As long as the driver or courier has opted in to receiving tips, the process is simple: when the app asks you to rate the driver, do so. The next screen will give the option to pay a tip, either your own amount or, with one touch of a button, R2 or R5 or R10.
The etiquette, on the other hand, is somewhat more complicated. Uber drivers are not in the same class of service provider as restaurant waiters – and there are arguments (once upon a time from Uber itself) that tipping drivers can have negative effects.
Business Insider South Africa spoke to Fraser Carey, the co-founder of The School of Etiquette, and business etiquette and protocol trainer Kane Pretorius, about how to tip Uber drivers right.
These are their top tips.
Uber is different from the traditional service industries where tipping is the norm in one important respect: drivers can rate customers. This allows drivers and couriers to warn others of customers who are habitual time-wasters or rude – and creates an incentive to try to buy a better rating.
The simple way to avoid the associated pitfalls: tip as a compliment for good service, not as an obligation.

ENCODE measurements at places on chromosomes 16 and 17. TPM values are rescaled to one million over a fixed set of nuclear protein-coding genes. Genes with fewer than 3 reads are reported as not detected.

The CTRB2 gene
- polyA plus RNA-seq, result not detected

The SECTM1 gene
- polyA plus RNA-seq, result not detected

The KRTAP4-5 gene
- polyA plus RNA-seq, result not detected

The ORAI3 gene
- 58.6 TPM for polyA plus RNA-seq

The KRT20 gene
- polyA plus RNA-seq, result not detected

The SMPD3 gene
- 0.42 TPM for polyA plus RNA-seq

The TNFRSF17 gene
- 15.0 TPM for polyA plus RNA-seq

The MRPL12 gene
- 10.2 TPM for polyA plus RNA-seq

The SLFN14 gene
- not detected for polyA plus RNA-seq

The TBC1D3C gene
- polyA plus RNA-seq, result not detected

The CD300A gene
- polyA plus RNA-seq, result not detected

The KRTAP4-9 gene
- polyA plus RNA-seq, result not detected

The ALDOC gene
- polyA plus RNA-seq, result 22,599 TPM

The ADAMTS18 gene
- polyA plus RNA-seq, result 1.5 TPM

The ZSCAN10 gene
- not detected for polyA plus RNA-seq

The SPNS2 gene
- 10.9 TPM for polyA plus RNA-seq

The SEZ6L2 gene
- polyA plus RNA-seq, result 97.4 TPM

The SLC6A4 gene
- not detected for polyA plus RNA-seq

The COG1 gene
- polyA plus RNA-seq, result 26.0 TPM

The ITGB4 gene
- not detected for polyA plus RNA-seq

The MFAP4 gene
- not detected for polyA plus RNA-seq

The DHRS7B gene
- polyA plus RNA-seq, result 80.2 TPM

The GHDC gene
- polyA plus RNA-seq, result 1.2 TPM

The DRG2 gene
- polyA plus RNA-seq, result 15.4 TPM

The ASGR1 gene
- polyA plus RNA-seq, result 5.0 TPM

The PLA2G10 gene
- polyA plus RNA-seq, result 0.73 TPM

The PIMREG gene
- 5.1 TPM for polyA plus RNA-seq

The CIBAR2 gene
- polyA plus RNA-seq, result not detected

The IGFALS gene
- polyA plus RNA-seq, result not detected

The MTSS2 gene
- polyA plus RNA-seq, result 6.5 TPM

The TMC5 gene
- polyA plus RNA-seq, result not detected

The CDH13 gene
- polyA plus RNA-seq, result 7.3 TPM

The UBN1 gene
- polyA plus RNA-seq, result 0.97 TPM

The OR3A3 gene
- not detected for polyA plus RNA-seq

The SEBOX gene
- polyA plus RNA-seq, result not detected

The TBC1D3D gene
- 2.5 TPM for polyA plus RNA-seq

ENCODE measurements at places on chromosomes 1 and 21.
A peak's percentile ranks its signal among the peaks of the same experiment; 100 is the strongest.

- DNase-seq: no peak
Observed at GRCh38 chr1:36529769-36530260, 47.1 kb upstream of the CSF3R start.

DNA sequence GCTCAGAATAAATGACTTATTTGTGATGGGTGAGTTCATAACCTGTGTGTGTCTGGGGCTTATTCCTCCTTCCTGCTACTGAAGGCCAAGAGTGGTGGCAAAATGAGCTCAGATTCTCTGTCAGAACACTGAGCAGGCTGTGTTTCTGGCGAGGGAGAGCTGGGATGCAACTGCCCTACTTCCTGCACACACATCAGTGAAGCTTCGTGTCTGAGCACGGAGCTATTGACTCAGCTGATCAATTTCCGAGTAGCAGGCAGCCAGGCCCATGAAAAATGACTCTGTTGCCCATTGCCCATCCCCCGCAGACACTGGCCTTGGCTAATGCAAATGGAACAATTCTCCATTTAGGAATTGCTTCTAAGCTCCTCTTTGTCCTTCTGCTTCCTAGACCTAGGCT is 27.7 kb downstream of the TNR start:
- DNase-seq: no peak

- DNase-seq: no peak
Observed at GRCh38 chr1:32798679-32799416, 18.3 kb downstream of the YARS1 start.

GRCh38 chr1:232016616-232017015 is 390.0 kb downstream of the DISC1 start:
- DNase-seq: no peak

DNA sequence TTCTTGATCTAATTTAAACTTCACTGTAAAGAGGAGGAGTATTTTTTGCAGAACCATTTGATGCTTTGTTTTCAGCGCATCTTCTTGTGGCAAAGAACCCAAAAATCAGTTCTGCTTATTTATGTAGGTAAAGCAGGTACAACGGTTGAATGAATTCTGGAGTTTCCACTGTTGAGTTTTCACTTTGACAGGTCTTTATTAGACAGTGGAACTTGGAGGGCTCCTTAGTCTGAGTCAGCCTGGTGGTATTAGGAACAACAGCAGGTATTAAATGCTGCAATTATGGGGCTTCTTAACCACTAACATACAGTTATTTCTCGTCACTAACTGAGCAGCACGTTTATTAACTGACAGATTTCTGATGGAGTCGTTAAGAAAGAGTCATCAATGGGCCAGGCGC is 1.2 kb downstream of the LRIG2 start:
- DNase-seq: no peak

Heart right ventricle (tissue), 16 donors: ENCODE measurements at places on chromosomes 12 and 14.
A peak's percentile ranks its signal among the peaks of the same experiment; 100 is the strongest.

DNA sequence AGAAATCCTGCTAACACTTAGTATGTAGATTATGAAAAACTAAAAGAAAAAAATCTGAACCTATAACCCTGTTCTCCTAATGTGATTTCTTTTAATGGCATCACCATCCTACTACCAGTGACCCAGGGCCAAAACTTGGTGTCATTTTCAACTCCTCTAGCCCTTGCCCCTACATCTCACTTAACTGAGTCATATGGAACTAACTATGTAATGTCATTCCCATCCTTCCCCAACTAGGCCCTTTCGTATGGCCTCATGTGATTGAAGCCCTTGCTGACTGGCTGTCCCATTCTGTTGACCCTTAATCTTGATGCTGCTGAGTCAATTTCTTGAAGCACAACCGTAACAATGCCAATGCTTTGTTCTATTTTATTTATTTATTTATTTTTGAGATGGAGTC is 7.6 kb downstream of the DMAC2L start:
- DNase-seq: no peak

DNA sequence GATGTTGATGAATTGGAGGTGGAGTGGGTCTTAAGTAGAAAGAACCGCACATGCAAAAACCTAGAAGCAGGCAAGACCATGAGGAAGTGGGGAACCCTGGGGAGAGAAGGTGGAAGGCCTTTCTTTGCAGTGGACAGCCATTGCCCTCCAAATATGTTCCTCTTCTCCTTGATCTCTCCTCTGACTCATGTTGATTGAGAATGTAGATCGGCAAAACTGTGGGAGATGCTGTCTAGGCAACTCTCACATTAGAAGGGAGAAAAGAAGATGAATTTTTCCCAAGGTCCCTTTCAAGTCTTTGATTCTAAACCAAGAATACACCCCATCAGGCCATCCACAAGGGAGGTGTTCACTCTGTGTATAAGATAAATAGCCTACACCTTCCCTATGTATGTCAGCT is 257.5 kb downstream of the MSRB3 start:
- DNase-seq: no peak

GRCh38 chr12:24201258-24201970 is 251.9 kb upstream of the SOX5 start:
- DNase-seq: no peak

"You shouldn't feel any onus to tip," says Pretorius. "Tip if your driver goes above and beyond, and only out of the goodness of your heart."
Talking to the driver about your intention to tip could be misread as an attempted bribe for that better rating, so don't.
Also keep in mind that for your driver and courier, time is money. Waiting for the app to give you the chance to add a tip – while wasting your driver's time – is not polite, and could cost your driver more than your tip is worth.
Uber's app defaults to a single-coin tip option, the kind you pay out of the silverware in your pocket. For longer trips that can be an insultingly small percentage of the money you spent.
The tip should match the sentiment you wish to express, the etiquette experts say. But if you really don't know how much you want to give, start at the South African standard of 10% of the value of the trip or food order.